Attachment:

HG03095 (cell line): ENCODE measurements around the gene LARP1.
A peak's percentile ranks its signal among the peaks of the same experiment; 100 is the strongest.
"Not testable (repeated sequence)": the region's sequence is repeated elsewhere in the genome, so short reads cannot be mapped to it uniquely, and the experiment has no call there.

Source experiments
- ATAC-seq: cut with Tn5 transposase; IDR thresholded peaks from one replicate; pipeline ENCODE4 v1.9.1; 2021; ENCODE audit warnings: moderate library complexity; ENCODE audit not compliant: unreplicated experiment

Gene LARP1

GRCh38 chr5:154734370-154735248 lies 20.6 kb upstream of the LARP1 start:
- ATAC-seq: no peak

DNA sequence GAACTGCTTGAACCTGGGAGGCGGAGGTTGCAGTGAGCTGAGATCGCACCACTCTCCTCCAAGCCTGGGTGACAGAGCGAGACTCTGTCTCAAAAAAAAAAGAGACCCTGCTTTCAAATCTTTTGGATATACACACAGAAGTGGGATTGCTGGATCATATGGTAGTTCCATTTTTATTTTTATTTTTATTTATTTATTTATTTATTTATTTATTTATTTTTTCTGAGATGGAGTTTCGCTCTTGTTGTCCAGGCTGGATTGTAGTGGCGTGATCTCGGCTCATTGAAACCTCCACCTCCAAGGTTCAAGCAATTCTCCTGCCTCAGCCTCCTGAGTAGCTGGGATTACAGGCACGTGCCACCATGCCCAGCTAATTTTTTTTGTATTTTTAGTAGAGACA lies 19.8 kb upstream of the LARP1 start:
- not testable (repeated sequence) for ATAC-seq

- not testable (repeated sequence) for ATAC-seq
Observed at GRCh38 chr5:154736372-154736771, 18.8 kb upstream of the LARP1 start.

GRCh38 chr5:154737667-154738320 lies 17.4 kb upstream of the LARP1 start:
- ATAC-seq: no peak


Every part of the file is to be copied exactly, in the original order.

HG03095 (cell line): ENCODE measurements around the gene LARP1.
A peak's percentile ranks its signal among the peaks of the same experiment; 100 is the strongest.
"Not testable (repeated sequence)": the region's sequence is repeated elsewhere in the genome, so short reads cannot be mapped to it uniquely, and the experiment has no call there.

Source experiments
- ATAC-seq: cut with Tn5 transposase; IDR thresholded peaks from one replicate; pipeline ENCODE4 v1.9.1; 2021; ENCODE audit warnings: moderate library complexity; ENCODE audit not compliant: unreplicated experiment

Gene LARP1

GRCh38 chr5:154734370-154735248 lies 20.6 kb upstream of the LARP1 start:
- ATAC-seq: no peak

DNA sequence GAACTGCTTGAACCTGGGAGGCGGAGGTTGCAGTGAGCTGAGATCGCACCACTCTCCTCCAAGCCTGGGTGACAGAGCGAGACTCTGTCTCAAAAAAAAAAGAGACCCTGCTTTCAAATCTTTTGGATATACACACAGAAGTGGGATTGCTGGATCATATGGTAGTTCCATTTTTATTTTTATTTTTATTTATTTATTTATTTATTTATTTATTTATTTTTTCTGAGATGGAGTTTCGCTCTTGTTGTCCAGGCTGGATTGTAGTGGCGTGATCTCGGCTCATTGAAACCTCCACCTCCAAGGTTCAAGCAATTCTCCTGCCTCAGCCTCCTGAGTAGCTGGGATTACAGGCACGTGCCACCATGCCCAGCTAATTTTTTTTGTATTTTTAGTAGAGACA lies 19.8 kb upstream of the LARP1 start:
- not testable (repeated sequence) for ATAC-seq

- not testable (repeated sequence) for ATAC-seq
Observed at GRCh38 chr5:154736372-154736771, 18.8 kb upstream of the LARP1 start.

GRCh38 chr5:154737667-154738320 lies 17.4 kb upstream of the LARP1 start:
- ATAC-seq: no peak